A few months ago, say back in the September and October time frame, a few of my friends had come down from L.A. to visit me here in San Diego. For about a week leading up to that I had seen them talking on their Twitter and Facebook feeds about something called Drive.
All I knew initially was that is stared Ryan Gosling and was apparently very, very good and while that was great and all I really didn’t know if I wanted to spend the $9 to see it. I watched a trailer on the Internet, and it, too, was very good and made me want to see the movie but once again it failed to make me need to run out and see it right then and there.
Enter Chris and Ryan. Driving around San Diego, they start gushing over it in the back seat of my little Honda. I say that I watched the trailer, thought it looked pretty good but I think I’ll just wait till it comes out on DVD. And then Chris said “Paul, I think you of all people would love that movie. It’s a modern day detective movie. But even more so, it’s a superhero movie. He has a uniform and thirsts for love and justice.”
Now I was hooked.
I feel like before I go any further I should warn you: There may be thpoilerth (Spoilers!) about, and if you haven’t seen this movie yet, do yourself a favor and stop right here. Just stop reading and go watch it. If you’re not entranced by the end of the film, then not only will this post hold nothing for you, you are an empty wretch. A hollow, chocolate-bunny shell melting in the sun, slowly showing you for what you really are. Empty calories with no substance.
And you are stupid. Just sayin’.
OK, for those of you still with us, first of all: The cast in this movie is amazing. Up front you got Ryan Gosling, Carey Mulligan, Bryan Cranston and Albert Brooks. Sprinkle in some Ron Perlman and Christina Hendricks and this whole affair is about to get hot. Ryan Gosling starts out as his usual soft-spoken, shy self, only to turn into this near-silent blood machine bent on stomping in the heads of any gangster foolish enough to ride in an elevator with him. Albert Brooks. ALBERT BROOKS.
If you don’t like car movies, this is more of a movie-with-cars sort of affair. Vin Diesel doesn’t make any cameos, and they never make it to Japan by drifting across the ocean in a 5000 mile death race. But if they are looking to make a sequel, I just laid some rock solid groundwork. Cars are awesome in this film and the things that happen while Ryan Gosling is in a car are even more so. If you understand that cars are fast, and that when they are going fast there is a massive potential for them to barrel-roll through air or a human being, then you are more than enough of a car expert to understand what is going on.
One thing that really turned some people off to the movie was the violence. Now, I knew about it going in and honestly it wouldn’t have bothered me had I not know, because I am me and watching Christina Hendricks get her head blown off in slow motion is something I never thought I would get to see. Not because I hate Christina Hendricks, but because I can’t imagine someone who would go, “Oh, she’s so pretty! I wonder what she would look like WITHOUT A GODDAMN FACE.”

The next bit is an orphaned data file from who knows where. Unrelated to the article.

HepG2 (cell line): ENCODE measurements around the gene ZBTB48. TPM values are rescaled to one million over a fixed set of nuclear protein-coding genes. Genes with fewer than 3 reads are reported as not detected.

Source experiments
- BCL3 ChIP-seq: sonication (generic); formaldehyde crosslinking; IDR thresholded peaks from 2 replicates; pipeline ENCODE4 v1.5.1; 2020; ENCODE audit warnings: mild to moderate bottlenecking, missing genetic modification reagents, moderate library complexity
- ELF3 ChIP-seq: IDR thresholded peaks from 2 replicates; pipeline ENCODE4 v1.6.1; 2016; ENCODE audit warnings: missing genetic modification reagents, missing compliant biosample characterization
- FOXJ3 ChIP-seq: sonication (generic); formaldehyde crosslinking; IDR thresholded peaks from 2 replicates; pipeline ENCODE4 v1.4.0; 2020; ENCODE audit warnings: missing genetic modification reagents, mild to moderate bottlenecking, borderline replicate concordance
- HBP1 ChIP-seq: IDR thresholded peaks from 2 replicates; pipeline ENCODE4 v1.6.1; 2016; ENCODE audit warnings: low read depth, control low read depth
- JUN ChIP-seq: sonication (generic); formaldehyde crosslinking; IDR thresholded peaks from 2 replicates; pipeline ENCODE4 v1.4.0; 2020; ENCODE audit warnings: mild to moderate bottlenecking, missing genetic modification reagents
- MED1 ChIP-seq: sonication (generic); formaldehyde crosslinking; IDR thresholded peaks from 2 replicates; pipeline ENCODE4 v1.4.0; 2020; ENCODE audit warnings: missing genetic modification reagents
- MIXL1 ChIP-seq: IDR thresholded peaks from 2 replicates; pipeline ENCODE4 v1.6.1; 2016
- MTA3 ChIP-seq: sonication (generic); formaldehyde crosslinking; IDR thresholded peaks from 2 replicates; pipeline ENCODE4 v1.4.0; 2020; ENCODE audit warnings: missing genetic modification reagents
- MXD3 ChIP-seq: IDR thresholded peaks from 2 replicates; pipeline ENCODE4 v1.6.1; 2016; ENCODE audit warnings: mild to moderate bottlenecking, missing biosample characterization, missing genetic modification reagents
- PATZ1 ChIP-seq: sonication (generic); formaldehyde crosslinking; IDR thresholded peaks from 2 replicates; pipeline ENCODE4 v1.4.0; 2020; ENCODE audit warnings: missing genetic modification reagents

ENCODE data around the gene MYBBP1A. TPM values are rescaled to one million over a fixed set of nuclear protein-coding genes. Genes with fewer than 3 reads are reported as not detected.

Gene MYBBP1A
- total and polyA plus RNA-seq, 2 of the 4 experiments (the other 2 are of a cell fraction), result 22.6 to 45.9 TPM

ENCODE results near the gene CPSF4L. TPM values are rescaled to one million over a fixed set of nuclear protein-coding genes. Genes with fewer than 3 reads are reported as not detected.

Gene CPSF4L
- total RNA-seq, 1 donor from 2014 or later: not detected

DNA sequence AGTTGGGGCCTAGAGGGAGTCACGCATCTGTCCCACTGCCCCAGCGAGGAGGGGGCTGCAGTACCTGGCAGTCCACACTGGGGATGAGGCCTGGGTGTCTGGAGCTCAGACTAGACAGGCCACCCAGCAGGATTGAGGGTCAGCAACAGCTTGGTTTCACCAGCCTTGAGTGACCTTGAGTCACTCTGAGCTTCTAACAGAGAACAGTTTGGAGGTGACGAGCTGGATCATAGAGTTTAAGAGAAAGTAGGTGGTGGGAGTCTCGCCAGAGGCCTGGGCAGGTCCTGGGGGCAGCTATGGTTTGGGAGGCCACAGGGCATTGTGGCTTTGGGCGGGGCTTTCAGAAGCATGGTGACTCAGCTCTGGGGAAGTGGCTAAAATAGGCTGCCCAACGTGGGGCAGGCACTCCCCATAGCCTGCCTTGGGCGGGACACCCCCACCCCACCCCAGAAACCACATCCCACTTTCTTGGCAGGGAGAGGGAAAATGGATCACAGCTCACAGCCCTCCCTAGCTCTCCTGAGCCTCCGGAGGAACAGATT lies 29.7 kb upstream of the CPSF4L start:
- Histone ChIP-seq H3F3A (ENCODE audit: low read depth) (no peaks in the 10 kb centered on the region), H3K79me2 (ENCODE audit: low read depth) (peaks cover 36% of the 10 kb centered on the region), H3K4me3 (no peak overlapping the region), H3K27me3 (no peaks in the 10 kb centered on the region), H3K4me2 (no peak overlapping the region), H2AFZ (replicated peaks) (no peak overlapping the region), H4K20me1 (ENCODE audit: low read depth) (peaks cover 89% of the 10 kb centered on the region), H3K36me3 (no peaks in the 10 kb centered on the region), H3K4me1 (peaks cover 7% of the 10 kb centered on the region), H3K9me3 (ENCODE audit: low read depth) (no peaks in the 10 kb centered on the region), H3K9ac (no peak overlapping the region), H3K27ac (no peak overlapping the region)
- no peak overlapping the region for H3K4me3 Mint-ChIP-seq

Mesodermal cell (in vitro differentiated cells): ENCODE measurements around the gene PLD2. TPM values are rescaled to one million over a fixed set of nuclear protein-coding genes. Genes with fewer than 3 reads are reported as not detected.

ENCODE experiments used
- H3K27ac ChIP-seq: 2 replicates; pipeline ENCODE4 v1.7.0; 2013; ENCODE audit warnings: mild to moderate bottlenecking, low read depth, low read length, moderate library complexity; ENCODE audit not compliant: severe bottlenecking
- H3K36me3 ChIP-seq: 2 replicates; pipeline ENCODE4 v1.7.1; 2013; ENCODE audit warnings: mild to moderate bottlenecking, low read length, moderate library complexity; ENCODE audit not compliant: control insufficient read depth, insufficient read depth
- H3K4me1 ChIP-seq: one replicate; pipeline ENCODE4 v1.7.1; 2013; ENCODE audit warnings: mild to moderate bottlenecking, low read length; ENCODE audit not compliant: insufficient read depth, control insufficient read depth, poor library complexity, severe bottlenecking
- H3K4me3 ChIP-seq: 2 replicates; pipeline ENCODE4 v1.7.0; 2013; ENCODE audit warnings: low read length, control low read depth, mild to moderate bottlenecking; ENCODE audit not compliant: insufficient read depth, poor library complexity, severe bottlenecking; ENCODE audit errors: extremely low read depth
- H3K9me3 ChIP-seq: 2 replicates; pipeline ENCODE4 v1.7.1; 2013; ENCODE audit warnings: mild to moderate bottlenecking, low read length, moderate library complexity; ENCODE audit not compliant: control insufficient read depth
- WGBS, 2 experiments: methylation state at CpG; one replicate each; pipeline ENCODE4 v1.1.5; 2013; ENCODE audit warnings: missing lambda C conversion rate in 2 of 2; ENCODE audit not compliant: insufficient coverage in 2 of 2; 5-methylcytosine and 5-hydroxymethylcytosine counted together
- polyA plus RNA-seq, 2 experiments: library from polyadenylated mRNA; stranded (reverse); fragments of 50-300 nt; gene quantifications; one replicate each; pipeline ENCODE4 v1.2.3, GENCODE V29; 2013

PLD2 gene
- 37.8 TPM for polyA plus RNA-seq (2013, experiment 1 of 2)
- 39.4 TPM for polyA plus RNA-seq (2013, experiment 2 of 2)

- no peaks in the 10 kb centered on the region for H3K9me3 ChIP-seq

This movie is gory and it’s about as violent as any major ’90s steroid-injected comic where some angst-ridden body builder with a fetish for leather and postapocalyptic landscapes goes from city to city serving up justice in the most over the top way imaginable. The lengths Drive goes to not gross you out but to not hide anything was something I loved, but maybe that’s not your thing. Maybe you came for Gosling. I can’t fault you for that.
It was a good movie all on its own. But the whole time I was watching,
I was trying to make the superhero connection. That was the comment that got me into the theater, that was made me go from liking to see the movie to needing to see it. Gosling’s character has his physical abilities: his uncanny driving, his danger sense, his fighting. He only puts on his scorpion jacket when he is going to go on a job, when it’s business time. His gloves when he is about to get behind the wheel or beat some ass. They even have these little suit up shots with him just putting these items on, they focus on it. He fights the mob and protects a family, puts his own feelings aside to help another, he does it all.
When the movie came out on DVD I went out and bought it immediately. The story was awesome, a dark superhero/detective story set in L.A. that was more on the dirty side of things. It feels stripped down, filmed in real poor neighborhoods in L.A., not some Hollywood back lot made to look like one. The movie feels like it could have happened or like it still could. It’s crazy, sure, but very subtly so and I think that may be what I loved about the movie most.
Want to see Ryan Gosling punch someone, but prefer to skip the blood and death parts? Check out Crazy, Stupid, Love.
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